Hillman-Curl’s mainstay was its line of branded Streamlined Romances. Other than setting and
presentation, they aren’t that much different from those offered by Arcadia House. Both lines drew
from the same stable of writers.
Too Smart For Love
(Kathryn Culver) This Streamlined
Romance was actually written by
Davis Dresser, who wrote the Mike
Shayne stories under the pseudonym
Brett Halliday. Too Smart for Love
was his first book. Many of the books
written for the Commuter Library
market were penned by authors who
made their livings in the pulps. It isn’t
known what Hillman-Curl’s rates
were, but the industry standard was
half the pulp magazine rate—1/4 cent
per word. For this reason, many of
the Commuter Library novels were
expansions of stories which had been
previously published in pulp
Not the same book with two different titles, but rather two different books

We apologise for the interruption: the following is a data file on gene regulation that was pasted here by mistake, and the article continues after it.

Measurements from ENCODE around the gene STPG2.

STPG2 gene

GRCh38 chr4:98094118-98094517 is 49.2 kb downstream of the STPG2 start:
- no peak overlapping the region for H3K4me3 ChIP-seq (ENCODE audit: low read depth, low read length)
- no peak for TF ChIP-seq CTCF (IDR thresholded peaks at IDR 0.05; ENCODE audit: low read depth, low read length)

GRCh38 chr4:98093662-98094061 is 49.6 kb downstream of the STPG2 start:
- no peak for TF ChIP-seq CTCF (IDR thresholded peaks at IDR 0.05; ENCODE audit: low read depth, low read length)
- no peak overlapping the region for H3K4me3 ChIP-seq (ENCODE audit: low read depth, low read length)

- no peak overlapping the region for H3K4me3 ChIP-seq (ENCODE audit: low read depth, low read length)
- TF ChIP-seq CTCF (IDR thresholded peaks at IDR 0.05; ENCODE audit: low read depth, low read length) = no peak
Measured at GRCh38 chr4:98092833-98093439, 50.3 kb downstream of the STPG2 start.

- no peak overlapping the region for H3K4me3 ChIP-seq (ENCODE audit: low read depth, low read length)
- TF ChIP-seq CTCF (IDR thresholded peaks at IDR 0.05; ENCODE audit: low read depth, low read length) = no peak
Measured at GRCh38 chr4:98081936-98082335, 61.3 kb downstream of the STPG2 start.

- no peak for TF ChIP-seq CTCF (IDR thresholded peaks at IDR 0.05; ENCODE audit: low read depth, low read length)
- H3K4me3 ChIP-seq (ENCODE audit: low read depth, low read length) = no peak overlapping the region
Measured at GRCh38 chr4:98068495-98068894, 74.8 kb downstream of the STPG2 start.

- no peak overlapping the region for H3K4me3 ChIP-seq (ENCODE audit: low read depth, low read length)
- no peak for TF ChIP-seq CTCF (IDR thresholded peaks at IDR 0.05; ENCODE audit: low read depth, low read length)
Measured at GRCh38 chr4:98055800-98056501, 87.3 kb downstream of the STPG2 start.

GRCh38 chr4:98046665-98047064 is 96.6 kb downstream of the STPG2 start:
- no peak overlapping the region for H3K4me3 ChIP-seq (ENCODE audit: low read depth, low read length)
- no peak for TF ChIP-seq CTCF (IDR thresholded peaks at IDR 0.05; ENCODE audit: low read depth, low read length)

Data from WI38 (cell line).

sharing a cover illustration.
Wake Up and Love by June Jennifer was
released in 1937 and is the story of a young woman who breaks an
engagement for another man.
And then—Goodbye by Barbara
Hedworth may have been the last hard bound book ever produced by the
Hillman-Curl imprint. Normally Hillman-Curl didn’t recycle art. This may
have been a rush job brought on by the disorganized dismemberment of
the company.
Green Eyes for Jealousy
(Joan Blair) "Jealousy, the
green-eyed monster whose
nostrils breathe the twin
flames of conspiracy and
tragedy, entered the huge
store when Elspeth Brodie
met Isabel Anderson.
Unfriendly from the start,
Isabel's attitude quickly
changed to hatred as
Elspeth found favor in the
eyes of Reggie, Isabel's
former lover. But the
dangerous fires of her
aroused passions did not
come into open conflict with
the cold flame of Elspeth's
courage until Fate plunged
another figure into the
dramatic vortex - a figure
that Elspeth could not and
would not take lightly.”
(Promotional Material.)